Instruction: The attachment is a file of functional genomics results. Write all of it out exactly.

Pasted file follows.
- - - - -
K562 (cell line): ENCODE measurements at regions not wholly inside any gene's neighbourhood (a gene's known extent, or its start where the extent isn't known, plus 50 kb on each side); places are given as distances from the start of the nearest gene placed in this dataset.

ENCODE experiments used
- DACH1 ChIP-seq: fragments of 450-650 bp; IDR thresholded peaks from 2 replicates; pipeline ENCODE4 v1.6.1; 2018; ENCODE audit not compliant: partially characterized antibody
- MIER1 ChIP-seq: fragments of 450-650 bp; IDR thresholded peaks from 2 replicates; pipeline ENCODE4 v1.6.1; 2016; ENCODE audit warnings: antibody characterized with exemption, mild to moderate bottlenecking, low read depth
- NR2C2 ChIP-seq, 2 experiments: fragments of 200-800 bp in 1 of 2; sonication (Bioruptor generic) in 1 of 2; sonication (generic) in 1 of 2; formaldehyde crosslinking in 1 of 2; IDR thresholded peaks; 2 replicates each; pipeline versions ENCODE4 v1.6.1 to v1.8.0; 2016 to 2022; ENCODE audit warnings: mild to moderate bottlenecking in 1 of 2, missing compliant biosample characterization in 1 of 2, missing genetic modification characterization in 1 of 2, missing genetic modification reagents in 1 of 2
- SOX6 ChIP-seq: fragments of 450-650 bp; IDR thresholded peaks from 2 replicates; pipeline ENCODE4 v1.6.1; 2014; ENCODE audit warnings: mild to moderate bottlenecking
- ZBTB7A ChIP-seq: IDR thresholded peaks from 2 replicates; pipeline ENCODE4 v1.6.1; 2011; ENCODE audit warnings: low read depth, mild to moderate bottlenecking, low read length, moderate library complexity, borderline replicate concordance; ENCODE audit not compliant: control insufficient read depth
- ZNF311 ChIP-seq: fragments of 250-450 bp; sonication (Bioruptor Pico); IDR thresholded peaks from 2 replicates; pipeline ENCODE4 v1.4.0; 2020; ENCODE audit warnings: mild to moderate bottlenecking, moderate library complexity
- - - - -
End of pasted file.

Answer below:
K562 (cell line): ENCODE measurements at regions not wholly inside any gene's neighbourhood (a gene's known extent, or its start where the extent isn't known, plus 50 kb on each side); places are given as distances from the start of the nearest gene placed in this dataset.

ENCODE experiments used
- DACH1 ChIP-seq: fragments of 450-650 bp; IDR thresholded peaks from 2 replicates; pipeline ENCODE4 v1.6.1; 2018; ENCODE audit not compliant: partially characterized antibody
- MIER1 ChIP-seq: fragments of 450-650 bp; IDR thresholded peaks from 2 replicates; pipeline ENCODE4 v1.6.1; 2016; ENCODE audit warnings: antibody characterized with exemption, mild to moderate bottlenecking, low read depth
- NR2C2 ChIP-seq, 2 experiments: fragments of 200-800 bp in 1 of 2; sonication (Bioruptor generic) in 1 of 2; sonication (generic) in 1 of 2; formaldehyde crosslinking in 1 of 2; IDR thresholded peaks; 2 replicates each; pipeline versions ENCODE4 v1.6.1 to v1.8.0; 2016 to 2022; ENCODE audit warnings: mild to moderate bottlenecking in 1 of 2, missing compliant biosample characterization in 1 of 2, missing genetic modification characterization in 1 of 2, missing genetic modification reagents in 1 of 2
- SOX6 ChIP-seq: fragments of 450-650 bp; IDR thresholded peaks from 2 replicates; pipeline ENCODE4 v1.6.1; 2014; ENCODE audit warnings: mild to moderate bottlenecking
- ZBTB7A ChIP-seq: IDR thresholded peaks from 2 replicates; pipeline ENCODE4 v1.6.1; 2011; ENCODE audit warnings: low read depth, mild to moderate bottlenecking, low read length, moderate library complexity, borderline replicate concordance; ENCODE audit not compliant: control insufficient read depth
- ZNF311 ChIP-seq: fragments of 250-450 bp; sonication (Bioruptor Pico); IDR thresholded peaks from 2 replicates; pipeline ENCODE4 v1.4.0; 2020; ENCODE audit warnings: mild to moderate bottlenecking, moderate library complexity